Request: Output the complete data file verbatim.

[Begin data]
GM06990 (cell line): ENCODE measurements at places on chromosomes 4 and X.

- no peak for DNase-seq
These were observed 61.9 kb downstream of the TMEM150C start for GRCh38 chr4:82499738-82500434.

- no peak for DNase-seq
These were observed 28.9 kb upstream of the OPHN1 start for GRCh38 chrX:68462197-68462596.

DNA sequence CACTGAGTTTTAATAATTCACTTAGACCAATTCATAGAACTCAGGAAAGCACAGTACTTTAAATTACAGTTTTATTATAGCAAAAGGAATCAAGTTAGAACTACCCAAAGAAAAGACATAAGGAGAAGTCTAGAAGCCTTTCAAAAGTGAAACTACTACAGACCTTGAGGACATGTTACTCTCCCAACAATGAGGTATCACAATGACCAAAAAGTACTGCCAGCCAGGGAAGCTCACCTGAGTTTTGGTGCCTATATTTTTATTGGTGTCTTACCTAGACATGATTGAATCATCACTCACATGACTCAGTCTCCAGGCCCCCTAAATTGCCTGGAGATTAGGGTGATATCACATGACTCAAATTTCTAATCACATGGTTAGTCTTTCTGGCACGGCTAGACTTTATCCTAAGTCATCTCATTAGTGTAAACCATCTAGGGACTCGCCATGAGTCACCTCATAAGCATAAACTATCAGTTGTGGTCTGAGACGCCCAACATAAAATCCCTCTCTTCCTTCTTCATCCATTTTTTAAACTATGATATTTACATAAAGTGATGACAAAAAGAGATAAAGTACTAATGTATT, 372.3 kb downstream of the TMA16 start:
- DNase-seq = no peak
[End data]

GM06990 (cell line): ENCODE measurements at places on chromosomes 4 and X.

- no peak for DNase-seq
These were observed 61.9 kb downstream of the TMEM150C start for GRCh38 chr4:82499738-82500434.

- no peak for DNase-seq
These were observed 28.9 kb upstream of the OPHN1 start for GRCh38 chrX:68462197-68462596.

DNA sequence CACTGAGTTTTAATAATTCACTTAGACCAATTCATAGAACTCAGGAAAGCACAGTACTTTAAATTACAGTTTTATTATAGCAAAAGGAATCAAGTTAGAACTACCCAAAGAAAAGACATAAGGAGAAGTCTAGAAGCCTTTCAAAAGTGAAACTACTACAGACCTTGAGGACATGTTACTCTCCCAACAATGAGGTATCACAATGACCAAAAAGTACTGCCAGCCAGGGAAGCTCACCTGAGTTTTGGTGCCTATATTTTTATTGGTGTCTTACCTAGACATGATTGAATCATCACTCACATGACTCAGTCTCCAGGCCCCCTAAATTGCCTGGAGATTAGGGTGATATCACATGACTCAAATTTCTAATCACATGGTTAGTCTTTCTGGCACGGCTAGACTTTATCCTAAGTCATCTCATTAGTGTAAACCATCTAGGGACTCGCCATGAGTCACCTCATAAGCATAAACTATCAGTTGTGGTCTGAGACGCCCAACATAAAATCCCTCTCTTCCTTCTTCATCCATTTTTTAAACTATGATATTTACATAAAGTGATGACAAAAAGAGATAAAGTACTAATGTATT, 372.3 kb downstream of the TMA16 start:
- DNase-seq = no peak